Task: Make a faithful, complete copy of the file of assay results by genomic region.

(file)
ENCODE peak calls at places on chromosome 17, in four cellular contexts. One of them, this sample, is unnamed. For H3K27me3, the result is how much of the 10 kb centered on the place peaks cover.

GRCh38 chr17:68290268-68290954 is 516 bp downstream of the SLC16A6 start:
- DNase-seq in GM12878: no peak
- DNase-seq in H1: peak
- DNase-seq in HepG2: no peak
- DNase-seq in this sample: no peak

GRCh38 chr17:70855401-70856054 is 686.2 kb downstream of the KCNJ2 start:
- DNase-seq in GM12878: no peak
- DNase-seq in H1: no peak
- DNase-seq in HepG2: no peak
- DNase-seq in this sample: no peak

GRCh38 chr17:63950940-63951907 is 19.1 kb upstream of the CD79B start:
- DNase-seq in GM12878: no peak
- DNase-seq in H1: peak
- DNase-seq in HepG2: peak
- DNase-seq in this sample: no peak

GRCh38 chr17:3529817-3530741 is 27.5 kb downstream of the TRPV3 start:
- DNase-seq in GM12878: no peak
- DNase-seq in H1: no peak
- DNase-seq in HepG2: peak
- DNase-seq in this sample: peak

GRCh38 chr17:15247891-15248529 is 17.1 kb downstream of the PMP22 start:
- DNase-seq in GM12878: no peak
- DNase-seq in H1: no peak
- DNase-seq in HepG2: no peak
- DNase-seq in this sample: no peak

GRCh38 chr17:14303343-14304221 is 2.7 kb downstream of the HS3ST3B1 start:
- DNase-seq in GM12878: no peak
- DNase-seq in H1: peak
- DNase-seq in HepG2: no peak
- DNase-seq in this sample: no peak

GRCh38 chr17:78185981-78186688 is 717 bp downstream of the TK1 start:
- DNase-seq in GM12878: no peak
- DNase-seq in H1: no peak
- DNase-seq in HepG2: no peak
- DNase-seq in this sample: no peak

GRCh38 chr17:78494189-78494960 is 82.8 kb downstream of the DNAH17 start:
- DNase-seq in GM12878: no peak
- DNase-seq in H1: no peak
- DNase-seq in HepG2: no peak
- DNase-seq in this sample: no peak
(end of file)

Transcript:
ENCODE peak calls at places on chromosome 17, in four cellular contexts. One of them, this sample, is unnamed. For H3K27me3, the result is how much of the 10 kb centered on the place peaks cover.

GRCh38 chr17:68290268-68290954 is 516 bp downstream of the SLC16A6 start:
- DNase-seq in GM12878: no peak
- DNase-seq in H1: peak
- DNase-seq in HepG2: no peak
- DNase-seq in this sample: no peak

GRCh38 chr17:70855401-70856054 is 686.2 kb downstream of the KCNJ2 start:
- DNase-seq in GM12878: no peak
- DNase-seq in H1: no peak
- DNase-seq in HepG2: no peak
- DNase-seq in this sample: no peak

GRCh38 chr17:63950940-63951907 is 19.1 kb upstream of the CD79B start:
- DNase-seq in GM12878: no peak
- DNase-seq in H1: peak
- DNase-seq in HepG2: peak
- DNase-seq in this sample: no peak

GRCh38 chr17:3529817-3530741 is 27.5 kb downstream of the TRPV3 start:
- DNase-seq in GM12878: no peak
- DNase-seq in H1: no peak
- DNase-seq in HepG2: peak
- DNase-seq in this sample: peak

GRCh38 chr17:15247891-15248529 is 17.1 kb downstream of the PMP22 start:
- DNase-seq in GM12878: no peak
- DNase-seq in H1: no peak
- DNase-seq in HepG2: no peak
- DNase-seq in this sample: no peak

GRCh38 chr17:14303343-14304221 is 2.7 kb downstream of the HS3ST3B1 start:
- DNase-seq in GM12878: no peak
- DNase-seq in H1: peak
- DNase-seq in HepG2: no peak
- DNase-seq in this sample: no peak

GRCh38 chr17:78185981-78186688 is 717 bp downstream of the TK1 start:
- DNase-seq in GM12878: no peak
- DNase-seq in H1: no peak
- DNase-seq in HepG2: no peak
- DNase-seq in this sample: no peak

GRCh38 chr17:78494189-78494960 is 82.8 kb downstream of the DNAH17 start:
- DNase-seq in GM12878: no peak
- DNase-seq in H1: no peak
- DNase-seq in HepG2: no peak
- DNase-seq in this sample: no peak